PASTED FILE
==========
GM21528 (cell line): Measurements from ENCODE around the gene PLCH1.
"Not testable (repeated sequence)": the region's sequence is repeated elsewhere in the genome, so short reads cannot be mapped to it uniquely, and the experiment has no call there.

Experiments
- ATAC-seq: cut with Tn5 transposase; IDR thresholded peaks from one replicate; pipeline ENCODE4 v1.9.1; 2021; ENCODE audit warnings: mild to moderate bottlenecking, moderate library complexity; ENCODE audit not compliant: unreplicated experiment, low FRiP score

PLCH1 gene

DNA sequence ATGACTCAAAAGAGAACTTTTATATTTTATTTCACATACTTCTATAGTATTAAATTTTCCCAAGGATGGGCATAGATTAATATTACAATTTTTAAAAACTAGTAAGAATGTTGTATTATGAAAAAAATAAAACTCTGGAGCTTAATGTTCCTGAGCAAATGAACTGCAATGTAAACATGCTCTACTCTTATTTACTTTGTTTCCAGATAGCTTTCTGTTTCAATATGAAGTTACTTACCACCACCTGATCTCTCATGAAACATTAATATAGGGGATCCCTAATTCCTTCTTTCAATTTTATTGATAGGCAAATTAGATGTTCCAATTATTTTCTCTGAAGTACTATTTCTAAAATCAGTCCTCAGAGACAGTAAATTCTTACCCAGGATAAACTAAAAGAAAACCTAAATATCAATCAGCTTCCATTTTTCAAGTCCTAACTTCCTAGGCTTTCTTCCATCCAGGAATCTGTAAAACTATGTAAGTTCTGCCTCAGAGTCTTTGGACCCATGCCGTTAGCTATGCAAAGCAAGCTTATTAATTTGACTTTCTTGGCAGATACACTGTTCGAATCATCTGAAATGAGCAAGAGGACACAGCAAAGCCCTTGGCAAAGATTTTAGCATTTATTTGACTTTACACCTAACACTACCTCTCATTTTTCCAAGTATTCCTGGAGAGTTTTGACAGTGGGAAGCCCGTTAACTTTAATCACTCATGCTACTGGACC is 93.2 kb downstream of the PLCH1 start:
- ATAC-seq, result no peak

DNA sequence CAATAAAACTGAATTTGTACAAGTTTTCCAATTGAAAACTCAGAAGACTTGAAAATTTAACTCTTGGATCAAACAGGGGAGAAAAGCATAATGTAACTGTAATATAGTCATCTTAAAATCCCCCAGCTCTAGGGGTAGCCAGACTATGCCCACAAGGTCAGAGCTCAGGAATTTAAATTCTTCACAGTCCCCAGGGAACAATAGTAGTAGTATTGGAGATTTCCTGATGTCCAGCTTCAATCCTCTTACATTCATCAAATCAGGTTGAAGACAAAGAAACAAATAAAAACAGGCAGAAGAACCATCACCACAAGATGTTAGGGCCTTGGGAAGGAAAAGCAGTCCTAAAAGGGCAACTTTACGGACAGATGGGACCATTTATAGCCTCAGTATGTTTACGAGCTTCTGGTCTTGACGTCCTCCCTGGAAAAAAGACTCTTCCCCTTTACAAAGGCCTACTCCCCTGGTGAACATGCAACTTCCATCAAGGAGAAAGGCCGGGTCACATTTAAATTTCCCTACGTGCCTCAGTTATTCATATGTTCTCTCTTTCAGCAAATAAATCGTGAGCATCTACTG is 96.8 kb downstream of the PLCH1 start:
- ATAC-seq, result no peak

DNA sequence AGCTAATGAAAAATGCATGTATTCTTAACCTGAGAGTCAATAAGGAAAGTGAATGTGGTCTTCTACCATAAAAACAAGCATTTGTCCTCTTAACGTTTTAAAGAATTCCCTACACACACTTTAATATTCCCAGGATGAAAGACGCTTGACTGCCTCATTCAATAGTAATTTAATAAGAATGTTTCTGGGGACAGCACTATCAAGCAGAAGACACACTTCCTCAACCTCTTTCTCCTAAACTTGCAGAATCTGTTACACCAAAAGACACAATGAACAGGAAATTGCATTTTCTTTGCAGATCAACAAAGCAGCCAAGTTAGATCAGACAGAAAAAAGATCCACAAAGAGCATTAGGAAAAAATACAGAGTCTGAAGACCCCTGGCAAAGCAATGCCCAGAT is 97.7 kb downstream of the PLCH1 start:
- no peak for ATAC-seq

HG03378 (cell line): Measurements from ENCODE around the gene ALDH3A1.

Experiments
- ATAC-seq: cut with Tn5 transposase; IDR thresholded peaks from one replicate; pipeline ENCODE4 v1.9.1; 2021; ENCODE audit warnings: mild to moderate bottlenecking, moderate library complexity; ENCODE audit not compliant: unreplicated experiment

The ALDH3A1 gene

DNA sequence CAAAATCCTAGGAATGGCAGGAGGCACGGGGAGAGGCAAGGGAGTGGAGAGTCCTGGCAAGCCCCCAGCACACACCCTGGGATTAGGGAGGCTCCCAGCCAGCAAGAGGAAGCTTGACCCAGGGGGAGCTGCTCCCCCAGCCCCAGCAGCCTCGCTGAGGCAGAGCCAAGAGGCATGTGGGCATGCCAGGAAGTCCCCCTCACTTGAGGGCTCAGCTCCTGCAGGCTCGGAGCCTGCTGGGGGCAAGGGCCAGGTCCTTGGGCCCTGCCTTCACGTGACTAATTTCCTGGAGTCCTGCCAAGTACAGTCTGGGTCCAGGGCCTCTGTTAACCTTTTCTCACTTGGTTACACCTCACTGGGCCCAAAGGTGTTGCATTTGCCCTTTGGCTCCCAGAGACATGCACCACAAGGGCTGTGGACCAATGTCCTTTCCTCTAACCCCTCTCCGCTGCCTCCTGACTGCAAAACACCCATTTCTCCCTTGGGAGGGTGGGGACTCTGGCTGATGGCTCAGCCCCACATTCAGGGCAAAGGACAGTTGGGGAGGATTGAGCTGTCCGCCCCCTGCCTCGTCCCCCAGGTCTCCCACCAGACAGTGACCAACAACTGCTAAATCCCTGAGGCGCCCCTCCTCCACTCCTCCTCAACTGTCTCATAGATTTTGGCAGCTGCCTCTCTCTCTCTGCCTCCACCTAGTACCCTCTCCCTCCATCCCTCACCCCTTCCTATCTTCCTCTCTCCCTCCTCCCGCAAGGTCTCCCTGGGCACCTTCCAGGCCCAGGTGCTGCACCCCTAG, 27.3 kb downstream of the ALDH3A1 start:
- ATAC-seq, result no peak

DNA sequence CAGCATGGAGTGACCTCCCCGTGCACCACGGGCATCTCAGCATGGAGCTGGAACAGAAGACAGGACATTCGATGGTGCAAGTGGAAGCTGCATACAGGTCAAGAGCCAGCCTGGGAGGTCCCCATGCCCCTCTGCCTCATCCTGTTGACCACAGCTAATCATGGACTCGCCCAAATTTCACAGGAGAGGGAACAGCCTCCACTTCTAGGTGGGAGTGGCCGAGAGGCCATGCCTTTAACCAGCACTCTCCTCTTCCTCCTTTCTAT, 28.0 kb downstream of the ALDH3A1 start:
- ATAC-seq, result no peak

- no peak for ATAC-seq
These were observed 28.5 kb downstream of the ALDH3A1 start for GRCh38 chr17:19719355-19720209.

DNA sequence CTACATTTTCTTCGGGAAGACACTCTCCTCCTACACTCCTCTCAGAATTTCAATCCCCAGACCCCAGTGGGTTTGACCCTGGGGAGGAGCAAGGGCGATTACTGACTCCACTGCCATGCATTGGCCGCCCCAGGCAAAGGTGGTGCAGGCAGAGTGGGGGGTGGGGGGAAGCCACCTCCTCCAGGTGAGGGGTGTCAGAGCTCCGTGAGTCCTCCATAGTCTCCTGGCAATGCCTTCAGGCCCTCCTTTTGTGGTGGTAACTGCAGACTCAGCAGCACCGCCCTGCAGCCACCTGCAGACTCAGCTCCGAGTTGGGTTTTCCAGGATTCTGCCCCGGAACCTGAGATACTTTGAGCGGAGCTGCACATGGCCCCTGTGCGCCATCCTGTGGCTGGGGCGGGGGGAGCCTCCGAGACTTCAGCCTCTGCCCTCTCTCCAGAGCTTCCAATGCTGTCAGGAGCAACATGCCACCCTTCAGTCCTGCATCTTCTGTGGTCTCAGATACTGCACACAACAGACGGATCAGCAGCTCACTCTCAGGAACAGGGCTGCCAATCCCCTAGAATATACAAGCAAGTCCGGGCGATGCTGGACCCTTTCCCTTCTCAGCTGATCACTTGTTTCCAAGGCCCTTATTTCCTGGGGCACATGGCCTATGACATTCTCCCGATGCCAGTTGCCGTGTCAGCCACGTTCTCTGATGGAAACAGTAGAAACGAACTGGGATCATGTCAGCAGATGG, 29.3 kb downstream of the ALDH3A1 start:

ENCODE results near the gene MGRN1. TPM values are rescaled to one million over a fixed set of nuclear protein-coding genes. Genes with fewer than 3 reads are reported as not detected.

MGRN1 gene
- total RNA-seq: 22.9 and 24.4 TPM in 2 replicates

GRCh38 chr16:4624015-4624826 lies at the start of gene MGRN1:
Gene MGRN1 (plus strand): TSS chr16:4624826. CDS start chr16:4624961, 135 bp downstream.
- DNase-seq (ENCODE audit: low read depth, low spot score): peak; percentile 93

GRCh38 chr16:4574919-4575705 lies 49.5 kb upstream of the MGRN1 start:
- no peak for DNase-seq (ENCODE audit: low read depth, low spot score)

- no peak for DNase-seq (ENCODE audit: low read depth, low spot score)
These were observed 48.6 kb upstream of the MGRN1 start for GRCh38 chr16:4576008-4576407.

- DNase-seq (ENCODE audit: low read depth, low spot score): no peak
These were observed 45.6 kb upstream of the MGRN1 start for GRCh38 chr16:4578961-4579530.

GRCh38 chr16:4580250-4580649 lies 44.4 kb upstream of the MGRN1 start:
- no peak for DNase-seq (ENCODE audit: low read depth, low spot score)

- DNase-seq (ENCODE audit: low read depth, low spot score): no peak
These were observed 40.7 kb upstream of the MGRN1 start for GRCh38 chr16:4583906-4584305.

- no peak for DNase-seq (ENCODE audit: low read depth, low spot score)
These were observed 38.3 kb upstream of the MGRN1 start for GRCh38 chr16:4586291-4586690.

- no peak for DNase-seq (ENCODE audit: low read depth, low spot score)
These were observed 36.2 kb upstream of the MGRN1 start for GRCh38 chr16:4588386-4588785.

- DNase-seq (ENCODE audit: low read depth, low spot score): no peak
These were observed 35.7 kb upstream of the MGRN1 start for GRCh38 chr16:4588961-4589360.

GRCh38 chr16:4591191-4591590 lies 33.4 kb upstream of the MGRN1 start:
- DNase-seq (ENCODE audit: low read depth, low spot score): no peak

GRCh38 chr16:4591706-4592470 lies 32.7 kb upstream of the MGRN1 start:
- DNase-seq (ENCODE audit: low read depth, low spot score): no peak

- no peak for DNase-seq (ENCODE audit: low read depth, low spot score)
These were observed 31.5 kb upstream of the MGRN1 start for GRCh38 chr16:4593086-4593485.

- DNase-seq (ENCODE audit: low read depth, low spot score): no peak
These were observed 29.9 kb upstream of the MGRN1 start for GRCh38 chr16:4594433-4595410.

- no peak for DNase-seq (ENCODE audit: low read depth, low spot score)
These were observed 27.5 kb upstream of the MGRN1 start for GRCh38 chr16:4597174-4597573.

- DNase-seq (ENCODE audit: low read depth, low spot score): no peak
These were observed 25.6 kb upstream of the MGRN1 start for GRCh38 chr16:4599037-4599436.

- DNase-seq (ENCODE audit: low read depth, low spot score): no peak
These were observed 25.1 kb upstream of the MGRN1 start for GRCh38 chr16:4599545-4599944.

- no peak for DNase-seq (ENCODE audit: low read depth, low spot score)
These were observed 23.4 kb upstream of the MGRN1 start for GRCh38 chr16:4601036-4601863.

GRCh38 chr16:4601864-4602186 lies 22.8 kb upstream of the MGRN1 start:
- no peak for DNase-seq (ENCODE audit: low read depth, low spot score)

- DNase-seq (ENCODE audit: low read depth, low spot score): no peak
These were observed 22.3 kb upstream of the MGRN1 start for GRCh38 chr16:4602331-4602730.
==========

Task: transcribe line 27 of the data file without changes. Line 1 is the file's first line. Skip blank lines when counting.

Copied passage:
Gene MGRN1 (plus strand): TSS chr16:4624826. CDS start chr16:4624961, 135 bp downstream.